The Supreme Court ruled that the Fourth Amendment did not prohibit the admission of criminal evidence obtained from a search conducted pursuant to a warrant issued by a neutral and detached magistrate even if the warrant was ultimately found invalid through no fault of the police officers conducting the search.
Based on an affidavit referring to a confidential informant and various police observations, a state judge issued a search warrant authorizing police officers to search the residences of Alberto Leon and two other suspects. In the ensuing search, the police found large quantities of illegal drugs. At the trial, however, the court determined that the affidavit was insufficient to establish probable cause, and the evidence was thrown out.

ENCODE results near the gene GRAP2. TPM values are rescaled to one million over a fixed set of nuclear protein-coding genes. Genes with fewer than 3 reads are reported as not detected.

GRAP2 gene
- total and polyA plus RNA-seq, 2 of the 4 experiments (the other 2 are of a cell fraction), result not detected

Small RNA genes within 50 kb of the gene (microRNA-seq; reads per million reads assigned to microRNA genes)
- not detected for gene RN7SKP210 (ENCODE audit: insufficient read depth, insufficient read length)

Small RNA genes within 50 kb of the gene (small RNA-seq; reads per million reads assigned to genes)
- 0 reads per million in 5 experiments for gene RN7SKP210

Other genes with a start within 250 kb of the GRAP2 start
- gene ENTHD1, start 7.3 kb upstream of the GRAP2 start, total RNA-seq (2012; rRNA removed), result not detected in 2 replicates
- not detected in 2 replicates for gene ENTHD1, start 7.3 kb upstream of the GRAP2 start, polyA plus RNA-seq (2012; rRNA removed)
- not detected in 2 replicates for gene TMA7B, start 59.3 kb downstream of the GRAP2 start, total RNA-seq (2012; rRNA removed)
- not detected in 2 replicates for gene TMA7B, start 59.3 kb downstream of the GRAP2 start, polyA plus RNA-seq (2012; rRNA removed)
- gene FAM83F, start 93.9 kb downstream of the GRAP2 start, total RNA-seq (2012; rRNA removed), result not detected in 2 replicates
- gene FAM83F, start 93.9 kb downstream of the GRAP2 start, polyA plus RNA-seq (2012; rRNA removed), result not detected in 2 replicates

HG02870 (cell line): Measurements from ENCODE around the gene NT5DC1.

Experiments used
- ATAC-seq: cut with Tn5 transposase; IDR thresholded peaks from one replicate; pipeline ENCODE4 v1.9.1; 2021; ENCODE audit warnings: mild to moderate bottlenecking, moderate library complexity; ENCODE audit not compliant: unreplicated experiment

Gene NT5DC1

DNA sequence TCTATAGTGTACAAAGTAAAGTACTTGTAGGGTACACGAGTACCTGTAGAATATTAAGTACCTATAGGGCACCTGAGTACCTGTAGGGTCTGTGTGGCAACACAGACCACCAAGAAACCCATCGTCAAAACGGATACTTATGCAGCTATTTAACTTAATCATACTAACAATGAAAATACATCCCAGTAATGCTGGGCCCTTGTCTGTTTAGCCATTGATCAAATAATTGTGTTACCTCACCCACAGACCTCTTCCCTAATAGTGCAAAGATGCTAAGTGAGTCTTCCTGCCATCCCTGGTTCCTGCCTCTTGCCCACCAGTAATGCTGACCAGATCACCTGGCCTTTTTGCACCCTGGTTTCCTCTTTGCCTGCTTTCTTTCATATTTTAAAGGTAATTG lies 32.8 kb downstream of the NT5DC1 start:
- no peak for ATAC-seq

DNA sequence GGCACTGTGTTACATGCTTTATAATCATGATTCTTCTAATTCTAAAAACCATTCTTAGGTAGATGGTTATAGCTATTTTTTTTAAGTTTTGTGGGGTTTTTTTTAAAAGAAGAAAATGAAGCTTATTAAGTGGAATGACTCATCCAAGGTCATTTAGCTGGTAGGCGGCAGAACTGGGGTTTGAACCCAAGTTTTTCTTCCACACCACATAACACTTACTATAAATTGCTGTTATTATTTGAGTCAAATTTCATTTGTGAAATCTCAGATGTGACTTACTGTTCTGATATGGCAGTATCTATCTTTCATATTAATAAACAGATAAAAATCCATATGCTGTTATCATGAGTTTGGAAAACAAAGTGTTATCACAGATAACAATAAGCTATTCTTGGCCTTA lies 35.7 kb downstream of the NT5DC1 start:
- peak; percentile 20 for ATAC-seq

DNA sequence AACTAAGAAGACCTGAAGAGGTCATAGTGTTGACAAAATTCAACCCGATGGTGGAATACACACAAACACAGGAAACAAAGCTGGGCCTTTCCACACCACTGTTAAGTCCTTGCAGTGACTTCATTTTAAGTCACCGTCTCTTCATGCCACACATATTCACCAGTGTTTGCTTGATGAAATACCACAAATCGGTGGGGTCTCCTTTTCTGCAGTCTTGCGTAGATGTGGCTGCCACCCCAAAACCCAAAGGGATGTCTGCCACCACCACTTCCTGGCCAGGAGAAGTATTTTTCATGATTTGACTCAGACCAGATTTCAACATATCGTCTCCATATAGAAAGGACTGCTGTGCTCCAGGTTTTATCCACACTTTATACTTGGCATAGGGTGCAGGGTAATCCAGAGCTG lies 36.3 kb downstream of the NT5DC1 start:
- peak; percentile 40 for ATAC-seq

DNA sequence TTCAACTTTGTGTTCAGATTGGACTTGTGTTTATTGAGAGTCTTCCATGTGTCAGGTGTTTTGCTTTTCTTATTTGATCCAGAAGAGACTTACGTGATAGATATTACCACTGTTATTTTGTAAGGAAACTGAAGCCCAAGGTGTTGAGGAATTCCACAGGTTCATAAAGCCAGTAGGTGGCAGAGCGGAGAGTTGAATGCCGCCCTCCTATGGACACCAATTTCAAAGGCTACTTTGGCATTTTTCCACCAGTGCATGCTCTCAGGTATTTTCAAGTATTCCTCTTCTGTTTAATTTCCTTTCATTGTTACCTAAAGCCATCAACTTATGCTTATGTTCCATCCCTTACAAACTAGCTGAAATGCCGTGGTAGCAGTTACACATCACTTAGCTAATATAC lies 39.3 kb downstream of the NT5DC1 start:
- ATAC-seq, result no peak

By a 6-3 vote, the Supreme Court adopted the good faith exception, which stipulated that the exclusionary rule would not apply when the police were acting from an “objectively reasonable” belief that a search warrant is valid, even if the warrant later proves to be defective. Justice Byron R. White’s
Although the Leon ruling was rather narrow, the Court subsequently extended the conditions for applying the good faith exception to the exclusionary rule. In Illinois v. Krull
Mapp v. Ohio
Search warrant requirement